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Pueblo of Pojoaque member honored with roadside marker

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PUEBLO OF POJOAQUE, N.M. – On Friday, June 11 at 11 a.m. at the Pueblo of Pojoaque O’ Eating House, the New Mexico Historic Women Marker Initiative will unveil the Official Scenic Historic Marker honoring Feliciana Viarrial, a matriarch of the modern Pueblo of Pojoaque. Members of the Feliciana Viarrial family, her friends and members of the community are invited to the ceremonies. The marker is located on U.S. Highway 84/285 near mile post 179.5, in front of the O’ Eating House.

The marker honors Feliciana Viarrial as a founder of the modern Pueblo of Pojoaque. Pojoaque or Posuwageh, “water drinking place,” is a Tewa village founded circa A.D. 900. By 1913, the Pojoaque homelands were severely diminished due to encroachment. Most members left for the neighboring Pueblos and Colorado. The families, including Feliciana’s, returned after 1932 when the federal government restored their homelands. Mother of 11, including long-time Gov. Jacob Viarrial, Feliciana was a matriarch of the community as it revitalized its culture.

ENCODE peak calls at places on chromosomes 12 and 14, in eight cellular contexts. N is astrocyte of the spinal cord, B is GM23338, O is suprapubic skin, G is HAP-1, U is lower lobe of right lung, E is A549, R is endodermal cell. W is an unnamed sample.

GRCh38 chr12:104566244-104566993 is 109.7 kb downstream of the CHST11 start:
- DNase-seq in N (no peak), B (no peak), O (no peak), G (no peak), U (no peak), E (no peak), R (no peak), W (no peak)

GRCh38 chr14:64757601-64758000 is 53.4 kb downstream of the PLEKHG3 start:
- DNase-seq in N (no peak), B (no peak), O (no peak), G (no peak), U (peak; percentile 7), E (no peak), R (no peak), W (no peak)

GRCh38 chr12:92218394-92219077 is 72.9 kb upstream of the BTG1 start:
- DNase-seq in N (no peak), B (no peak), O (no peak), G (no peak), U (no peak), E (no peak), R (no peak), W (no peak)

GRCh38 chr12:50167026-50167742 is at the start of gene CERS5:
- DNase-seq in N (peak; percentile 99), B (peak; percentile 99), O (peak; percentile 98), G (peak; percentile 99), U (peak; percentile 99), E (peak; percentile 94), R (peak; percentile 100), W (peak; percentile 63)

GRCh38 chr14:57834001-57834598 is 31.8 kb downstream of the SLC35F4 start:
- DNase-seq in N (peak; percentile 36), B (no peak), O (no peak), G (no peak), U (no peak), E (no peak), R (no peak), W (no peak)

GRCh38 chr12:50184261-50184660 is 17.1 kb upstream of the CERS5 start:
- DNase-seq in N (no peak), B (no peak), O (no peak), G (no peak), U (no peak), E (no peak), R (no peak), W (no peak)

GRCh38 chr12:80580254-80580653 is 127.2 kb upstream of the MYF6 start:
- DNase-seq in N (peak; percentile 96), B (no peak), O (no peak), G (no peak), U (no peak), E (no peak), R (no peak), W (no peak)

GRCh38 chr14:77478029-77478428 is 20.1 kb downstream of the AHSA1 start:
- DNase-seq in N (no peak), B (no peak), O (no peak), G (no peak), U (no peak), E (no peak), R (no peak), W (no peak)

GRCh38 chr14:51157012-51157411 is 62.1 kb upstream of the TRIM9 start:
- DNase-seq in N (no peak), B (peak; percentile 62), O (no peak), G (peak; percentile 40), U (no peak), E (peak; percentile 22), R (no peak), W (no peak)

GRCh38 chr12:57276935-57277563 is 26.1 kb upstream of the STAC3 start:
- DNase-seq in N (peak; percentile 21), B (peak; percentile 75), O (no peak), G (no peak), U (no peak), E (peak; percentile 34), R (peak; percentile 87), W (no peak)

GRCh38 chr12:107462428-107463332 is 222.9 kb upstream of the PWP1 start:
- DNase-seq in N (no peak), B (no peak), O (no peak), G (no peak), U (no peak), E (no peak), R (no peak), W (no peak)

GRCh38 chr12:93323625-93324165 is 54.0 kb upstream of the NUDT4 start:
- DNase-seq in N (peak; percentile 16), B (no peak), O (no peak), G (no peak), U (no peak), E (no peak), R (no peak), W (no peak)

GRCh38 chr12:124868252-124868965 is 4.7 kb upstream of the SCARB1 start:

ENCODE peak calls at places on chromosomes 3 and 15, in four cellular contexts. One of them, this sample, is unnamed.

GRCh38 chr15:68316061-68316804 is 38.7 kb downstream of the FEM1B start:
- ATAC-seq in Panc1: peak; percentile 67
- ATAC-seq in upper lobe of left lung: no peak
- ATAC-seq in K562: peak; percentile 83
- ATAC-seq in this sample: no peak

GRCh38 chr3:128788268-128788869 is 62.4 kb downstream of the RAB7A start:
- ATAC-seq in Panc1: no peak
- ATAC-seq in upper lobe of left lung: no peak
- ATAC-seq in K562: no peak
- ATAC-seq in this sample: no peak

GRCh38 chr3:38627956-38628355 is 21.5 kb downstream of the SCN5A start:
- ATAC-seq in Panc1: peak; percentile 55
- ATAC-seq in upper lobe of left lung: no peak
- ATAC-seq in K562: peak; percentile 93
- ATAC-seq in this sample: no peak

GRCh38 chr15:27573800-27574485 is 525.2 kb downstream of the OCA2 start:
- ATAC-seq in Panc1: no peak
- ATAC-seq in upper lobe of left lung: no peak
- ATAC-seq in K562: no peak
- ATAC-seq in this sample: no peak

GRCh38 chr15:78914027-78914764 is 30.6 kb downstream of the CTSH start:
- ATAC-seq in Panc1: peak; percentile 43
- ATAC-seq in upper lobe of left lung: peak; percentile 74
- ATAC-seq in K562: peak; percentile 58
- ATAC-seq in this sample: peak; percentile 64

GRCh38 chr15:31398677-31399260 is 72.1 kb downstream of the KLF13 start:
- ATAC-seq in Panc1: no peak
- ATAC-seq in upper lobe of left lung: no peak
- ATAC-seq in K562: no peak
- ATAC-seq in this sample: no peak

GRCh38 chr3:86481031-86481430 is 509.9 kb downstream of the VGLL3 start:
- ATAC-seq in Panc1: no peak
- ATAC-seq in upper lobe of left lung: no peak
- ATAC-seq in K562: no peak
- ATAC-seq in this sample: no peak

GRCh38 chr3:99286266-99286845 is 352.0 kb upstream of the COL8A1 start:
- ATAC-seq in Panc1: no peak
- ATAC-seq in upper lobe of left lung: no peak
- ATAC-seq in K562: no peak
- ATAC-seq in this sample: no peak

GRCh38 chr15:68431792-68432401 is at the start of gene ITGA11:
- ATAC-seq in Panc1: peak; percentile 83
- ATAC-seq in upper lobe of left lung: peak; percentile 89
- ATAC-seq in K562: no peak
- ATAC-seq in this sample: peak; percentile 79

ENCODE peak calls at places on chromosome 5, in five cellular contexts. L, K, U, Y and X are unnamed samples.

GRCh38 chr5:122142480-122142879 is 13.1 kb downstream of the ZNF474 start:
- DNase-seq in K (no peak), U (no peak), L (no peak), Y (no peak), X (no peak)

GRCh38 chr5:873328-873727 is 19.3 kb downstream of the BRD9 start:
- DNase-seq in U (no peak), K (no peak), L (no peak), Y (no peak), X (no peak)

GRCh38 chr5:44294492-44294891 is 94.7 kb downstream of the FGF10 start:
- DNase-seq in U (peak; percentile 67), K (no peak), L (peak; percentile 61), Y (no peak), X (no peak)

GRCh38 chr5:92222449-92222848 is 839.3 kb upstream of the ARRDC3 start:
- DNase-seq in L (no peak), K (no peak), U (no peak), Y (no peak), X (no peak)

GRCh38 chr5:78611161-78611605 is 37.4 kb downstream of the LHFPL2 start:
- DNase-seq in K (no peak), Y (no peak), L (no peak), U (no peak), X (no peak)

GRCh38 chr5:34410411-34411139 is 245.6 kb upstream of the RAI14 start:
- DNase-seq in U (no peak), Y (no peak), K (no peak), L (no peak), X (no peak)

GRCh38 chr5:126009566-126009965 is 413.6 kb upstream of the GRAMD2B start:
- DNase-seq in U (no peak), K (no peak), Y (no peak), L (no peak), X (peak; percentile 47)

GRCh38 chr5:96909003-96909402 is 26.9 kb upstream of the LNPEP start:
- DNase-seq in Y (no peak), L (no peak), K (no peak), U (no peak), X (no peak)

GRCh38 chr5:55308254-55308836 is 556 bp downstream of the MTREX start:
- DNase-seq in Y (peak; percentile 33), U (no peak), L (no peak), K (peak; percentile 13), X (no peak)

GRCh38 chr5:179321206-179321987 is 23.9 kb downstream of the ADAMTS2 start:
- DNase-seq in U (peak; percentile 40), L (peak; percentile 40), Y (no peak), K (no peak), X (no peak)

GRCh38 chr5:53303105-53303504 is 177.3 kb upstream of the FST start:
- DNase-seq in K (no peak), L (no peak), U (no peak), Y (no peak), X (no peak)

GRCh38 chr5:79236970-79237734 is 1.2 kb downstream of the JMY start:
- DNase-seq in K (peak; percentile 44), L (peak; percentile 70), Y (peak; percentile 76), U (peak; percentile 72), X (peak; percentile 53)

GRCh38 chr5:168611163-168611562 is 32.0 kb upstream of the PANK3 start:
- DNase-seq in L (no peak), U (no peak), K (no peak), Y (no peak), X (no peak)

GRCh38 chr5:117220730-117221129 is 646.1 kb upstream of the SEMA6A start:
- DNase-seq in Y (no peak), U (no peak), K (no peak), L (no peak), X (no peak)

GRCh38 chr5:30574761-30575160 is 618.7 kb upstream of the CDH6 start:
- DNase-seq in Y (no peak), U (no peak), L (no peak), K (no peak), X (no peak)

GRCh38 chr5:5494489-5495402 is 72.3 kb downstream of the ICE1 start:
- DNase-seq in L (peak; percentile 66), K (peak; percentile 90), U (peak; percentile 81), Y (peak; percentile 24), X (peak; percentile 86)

The ceremony will include an unveiling and ribbon cutting of the marker with a blessing by a community leader of the Pueblo of Pojoaque. A reception will follow at the O’ Eating House. The Pueblo of Pojoaque Dancers will perform. Family and friends will share stories about Feliciana Viarrial.

Special guests from the Pueblo of Pojoaque, the Department of Cultural Affairs, the Department of Transportation, the Department of Indian Affairs, County Commissioners and members of the New Mexico Women’s Forum will also be on hand.

The marker is one of 64 honoring the contributions of New Mexico’s women and is sponsored by the New Mexico Historic Women Marker Initiative, a project of the New Mexico Women’s Forum. The Initiative received funding from Gov. Bill Richardson and the 2006 New Mexico Legislature to work with New Mexico communities to develop nominations of historically significant women for placement on new roadside markers. Prior to the initiative, none of the state’s more than 620 Official Scenic Historic Markers directly honored women and their contributions to state history.